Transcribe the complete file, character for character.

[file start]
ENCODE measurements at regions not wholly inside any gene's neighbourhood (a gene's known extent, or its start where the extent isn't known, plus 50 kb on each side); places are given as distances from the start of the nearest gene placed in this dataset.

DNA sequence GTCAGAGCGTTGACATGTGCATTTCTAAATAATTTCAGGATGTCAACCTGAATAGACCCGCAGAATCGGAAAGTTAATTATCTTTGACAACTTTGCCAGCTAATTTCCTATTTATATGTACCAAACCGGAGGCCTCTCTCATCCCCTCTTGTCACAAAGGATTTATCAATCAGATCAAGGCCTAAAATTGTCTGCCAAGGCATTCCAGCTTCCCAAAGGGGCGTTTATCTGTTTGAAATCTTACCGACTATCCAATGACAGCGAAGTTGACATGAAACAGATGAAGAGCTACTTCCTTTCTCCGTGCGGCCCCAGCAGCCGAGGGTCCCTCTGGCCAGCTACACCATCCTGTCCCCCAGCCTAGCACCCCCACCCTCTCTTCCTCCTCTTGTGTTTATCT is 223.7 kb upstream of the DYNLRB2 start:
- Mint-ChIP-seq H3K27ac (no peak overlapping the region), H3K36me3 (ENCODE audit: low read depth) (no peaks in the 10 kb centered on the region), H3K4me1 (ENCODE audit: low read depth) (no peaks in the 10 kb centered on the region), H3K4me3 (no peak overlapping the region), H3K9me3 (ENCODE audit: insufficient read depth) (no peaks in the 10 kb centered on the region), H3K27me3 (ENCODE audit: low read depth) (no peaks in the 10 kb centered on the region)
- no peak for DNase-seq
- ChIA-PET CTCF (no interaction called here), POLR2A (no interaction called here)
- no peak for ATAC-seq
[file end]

ENCODE measurements at regions not wholly inside any gene's neighbourhood (a gene's known extent, or its start where the extent isn't known, plus 50 kb on each side); places are given as distances from the start of the nearest gene placed in this dataset.

DNA sequence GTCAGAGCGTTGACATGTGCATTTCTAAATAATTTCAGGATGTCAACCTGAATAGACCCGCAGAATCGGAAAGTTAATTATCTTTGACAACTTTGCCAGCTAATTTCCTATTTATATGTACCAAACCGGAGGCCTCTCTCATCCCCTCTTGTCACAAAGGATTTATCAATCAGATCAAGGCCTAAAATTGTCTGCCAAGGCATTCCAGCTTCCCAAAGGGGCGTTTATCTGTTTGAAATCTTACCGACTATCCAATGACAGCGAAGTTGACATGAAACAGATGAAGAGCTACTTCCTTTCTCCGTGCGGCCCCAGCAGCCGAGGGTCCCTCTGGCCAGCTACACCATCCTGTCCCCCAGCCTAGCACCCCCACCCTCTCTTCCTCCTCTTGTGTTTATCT is 223.7 kb upstream of the DYNLRB2 start:
- Mint-ChIP-seq H3K27ac (no peak overlapping the region), H3K36me3 (ENCODE audit: low read depth) (no peaks in the 10 kb centered on the region), H3K4me1 (ENCODE audit: low read depth) (no peaks in the 10 kb centered on the region), H3K4me3 (no peak overlapping the region), H3K9me3 (ENCODE audit: insufficient read depth) (no peaks in the 10 kb centered on the region), H3K27me3 (ENCODE audit: low read depth) (no peaks in the 10 kb centered on the region)
- no peak for DNase-seq
- ChIA-PET CTCF (no interaction called here), POLR2A (no interaction called here)
- no peak for ATAC-seq